In many companies, marketing ideas usually originate in departments or outside companies dedicated to that purpose. It’s a business model that’s worked for decades. But it doesn’t always have to be that way. Some of the most intriguing and innovative ideas for marketing your company can also come from employees who don’t work in marketing.
Yet how do you gather those types of ideas? Forbes magazine’s Communications Council offers up a number of ways a company’s leadership can encourage employees to contribute great ideas that can help a business grow and succeed.
Use the right tools
From Slack to Microsoft Teams and beyond, there are ways to use technology that’s part of everyday business to leverage ideas as much as managing tasks. Alexi Lambert Leimbach from the company Xcellimark considers how technology can be an avenue for sharing: “People can easily submit ideas and comment on each other’s input, feeding off of the different concepts submitted to help generate even more ideas. They’re able to participate and collaborate without being physically located together.”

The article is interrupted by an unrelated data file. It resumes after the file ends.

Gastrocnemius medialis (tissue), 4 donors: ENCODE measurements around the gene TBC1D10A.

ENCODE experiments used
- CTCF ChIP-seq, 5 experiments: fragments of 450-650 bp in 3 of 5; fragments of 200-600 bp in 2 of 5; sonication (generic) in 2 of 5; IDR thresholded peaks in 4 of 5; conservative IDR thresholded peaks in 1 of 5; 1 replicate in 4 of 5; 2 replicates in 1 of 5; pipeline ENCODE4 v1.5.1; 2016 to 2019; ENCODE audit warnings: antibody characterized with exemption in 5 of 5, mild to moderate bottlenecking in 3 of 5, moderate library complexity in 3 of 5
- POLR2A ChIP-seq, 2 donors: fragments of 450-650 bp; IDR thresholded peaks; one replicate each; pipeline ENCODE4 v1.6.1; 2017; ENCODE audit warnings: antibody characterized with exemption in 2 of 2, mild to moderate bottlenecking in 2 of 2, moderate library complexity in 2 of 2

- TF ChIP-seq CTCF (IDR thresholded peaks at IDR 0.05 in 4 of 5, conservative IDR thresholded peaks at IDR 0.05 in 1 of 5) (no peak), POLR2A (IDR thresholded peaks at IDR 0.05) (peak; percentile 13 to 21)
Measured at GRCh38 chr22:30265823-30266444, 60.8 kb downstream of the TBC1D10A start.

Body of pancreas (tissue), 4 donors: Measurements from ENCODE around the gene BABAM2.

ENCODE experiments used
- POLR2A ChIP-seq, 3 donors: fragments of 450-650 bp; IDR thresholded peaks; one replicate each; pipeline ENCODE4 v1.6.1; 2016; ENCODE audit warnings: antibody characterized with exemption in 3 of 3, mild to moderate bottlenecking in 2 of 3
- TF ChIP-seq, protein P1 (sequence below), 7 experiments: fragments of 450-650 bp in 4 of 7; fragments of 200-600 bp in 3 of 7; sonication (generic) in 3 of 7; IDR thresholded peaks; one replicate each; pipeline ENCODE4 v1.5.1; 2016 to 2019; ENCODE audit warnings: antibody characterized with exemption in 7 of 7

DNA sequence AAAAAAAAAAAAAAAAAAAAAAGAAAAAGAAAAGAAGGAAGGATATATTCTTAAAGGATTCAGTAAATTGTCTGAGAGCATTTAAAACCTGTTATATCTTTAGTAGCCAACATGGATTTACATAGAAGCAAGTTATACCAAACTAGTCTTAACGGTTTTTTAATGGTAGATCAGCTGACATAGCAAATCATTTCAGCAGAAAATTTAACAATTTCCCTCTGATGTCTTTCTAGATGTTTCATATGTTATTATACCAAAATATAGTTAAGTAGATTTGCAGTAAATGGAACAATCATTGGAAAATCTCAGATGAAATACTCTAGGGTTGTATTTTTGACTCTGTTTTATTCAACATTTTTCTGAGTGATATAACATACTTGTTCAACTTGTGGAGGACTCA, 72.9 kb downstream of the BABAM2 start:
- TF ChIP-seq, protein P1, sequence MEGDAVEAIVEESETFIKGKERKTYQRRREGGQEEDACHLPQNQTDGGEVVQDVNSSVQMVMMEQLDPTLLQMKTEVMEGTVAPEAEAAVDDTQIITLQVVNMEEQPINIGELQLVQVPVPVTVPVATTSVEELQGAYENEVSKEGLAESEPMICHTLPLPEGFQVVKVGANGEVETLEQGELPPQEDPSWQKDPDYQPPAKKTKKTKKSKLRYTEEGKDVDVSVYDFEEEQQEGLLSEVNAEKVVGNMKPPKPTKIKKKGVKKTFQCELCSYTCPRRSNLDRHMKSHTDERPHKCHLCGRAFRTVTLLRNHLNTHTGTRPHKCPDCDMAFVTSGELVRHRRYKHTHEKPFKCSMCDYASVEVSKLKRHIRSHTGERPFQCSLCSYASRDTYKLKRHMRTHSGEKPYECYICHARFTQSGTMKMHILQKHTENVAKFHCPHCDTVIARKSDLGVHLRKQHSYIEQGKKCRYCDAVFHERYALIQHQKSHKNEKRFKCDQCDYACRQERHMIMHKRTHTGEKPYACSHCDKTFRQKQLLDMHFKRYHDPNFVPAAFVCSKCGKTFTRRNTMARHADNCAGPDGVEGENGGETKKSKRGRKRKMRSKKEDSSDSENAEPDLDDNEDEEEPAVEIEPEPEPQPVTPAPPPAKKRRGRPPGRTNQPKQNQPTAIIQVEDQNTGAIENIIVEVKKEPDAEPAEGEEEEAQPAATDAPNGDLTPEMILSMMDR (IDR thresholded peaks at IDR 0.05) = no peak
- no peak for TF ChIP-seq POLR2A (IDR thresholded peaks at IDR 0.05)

Gamify your ideas processes
Be sure to keep it light, but having contests relating to the gathering of ideas, for example, could be a fun way to get creative juices flowing. Patrick Ward of Rootstrap explains that “creating some friendly rivalry … (with rewards) is a great way to get the creative juices flowing.”
Don’t forget to give thanks
It’s important to have a way to give credit where it’s due — and to never skip that step — when a person or team comes up with an idea that’s going to be used. “Even if you had to make major revisions, acknowledgment is critical,” Ellen Sluder of RingBoost told Forbes. “It not only makes the contributor feel good, but also demonstrates the behavior you want from the larger team, while also motivating others to contribute for their moment of glory.”
Provide an avenue
Several of the council’s ideas for outside input on marketing are focused on the fact that it’s important to be open to ideas from anyone and to provide a way for those ideas to be found. Corey Morris from Voltage gives this guidance: “While there are definite roles and lanes to stay in, giving everyone a voice and freedom to research, brainstorm and ideate is critical. Don’t lose that great strategy because it wasn’t their role.”